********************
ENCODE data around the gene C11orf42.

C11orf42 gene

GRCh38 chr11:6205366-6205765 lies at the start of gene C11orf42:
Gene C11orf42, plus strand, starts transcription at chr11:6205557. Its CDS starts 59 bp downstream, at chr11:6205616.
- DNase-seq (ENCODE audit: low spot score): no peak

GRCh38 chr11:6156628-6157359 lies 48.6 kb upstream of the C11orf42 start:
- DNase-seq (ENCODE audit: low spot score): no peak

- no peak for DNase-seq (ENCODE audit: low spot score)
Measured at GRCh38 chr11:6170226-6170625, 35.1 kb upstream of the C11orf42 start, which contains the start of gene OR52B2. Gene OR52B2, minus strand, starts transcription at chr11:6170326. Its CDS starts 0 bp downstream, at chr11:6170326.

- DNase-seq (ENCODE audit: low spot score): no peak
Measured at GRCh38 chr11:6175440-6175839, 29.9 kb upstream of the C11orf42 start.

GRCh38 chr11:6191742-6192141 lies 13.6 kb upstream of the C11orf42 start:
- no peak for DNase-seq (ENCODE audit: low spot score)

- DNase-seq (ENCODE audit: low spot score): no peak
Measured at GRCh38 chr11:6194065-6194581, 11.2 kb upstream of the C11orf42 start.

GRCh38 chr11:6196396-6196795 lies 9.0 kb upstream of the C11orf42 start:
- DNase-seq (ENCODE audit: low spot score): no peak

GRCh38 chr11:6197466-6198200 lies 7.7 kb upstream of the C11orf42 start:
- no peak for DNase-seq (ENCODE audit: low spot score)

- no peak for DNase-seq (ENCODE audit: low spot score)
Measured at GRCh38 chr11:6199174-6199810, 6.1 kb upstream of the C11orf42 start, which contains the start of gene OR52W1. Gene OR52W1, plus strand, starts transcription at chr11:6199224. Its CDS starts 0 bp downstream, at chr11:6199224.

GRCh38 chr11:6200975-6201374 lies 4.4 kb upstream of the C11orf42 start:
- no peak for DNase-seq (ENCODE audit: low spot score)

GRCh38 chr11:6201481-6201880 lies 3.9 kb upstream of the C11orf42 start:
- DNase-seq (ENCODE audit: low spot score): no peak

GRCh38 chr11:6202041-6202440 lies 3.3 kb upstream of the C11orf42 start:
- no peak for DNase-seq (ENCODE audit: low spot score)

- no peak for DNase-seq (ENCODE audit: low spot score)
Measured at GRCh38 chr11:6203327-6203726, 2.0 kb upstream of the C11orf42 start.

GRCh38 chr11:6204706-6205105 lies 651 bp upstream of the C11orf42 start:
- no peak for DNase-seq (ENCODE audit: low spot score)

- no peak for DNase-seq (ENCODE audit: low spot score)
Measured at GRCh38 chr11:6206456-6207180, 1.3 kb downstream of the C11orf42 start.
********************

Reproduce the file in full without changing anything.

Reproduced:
ENCODE data around the gene C11orf42.

C11orf42 gene

GRCh38 chr11:6205366-6205765 lies at the start of gene C11orf42:
Gene C11orf42, plus strand, starts transcription at chr11:6205557. Its CDS starts 59 bp downstream, at chr11:6205616.
- DNase-seq (ENCODE audit: low spot score): no peak

GRCh38 chr11:6156628-6157359 lies 48.6 kb upstream of the C11orf42 start:
- DNase-seq (ENCODE audit: low spot score): no peak

- no peak for DNase-seq (ENCODE audit: low spot score)
Measured at GRCh38 chr11:6170226-6170625, 35.1 kb upstream of the C11orf42 start, which contains the start of gene OR52B2. Gene OR52B2, minus strand, starts transcription at chr11:6170326. Its CDS starts 0 bp downstream, at chr11:6170326.

- DNase-seq (ENCODE audit: low spot score): no peak
Measured at GRCh38 chr11:6175440-6175839, 29.9 kb upstream of the C11orf42 start.

GRCh38 chr11:6191742-6192141 lies 13.6 kb upstream of the C11orf42 start:
- no peak for DNase-seq (ENCODE audit: low spot score)

- DNase-seq (ENCODE audit: low spot score): no peak
Measured at GRCh38 chr11:6194065-6194581, 11.2 kb upstream of the C11orf42 start.

GRCh38 chr11:6196396-6196795 lies 9.0 kb upstream of the C11orf42 start:
- DNase-seq (ENCODE audit: low spot score): no peak

GRCh38 chr11:6197466-6198200 lies 7.7 kb upstream of the C11orf42 start:
- no peak for DNase-seq (ENCODE audit: low spot score)

- no peak for DNase-seq (ENCODE audit: low spot score)
Measured at GRCh38 chr11:6199174-6199810, 6.1 kb upstream of the C11orf42 start, which contains the start of gene OR52W1. Gene OR52W1, plus strand, starts transcription at chr11:6199224. Its CDS starts 0 bp downstream, at chr11:6199224.

GRCh38 chr11:6200975-6201374 lies 4.4 kb upstream of the C11orf42 start:
- no peak for DNase-seq (ENCODE audit: low spot score)

GRCh38 chr11:6201481-6201880 lies 3.9 kb upstream of the C11orf42 start:
- DNase-seq (ENCODE audit: low spot score): no peak

GRCh38 chr11:6202041-6202440 lies 3.3 kb upstream of the C11orf42 start:
- no peak for DNase-seq (ENCODE audit: low spot score)

- no peak for DNase-seq (ENCODE audit: low spot score)
Measured at GRCh38 chr11:6203327-6203726, 2.0 kb upstream of the C11orf42 start.

GRCh38 chr11:6204706-6205105 lies 651 bp upstream of the C11orf42 start:
- no peak for DNase-seq (ENCODE audit: low spot score)

- no peak for DNase-seq (ENCODE audit: low spot score)
Measured at GRCh38 chr11:6206456-6207180, 1.3 kb downstream of the C11orf42 start.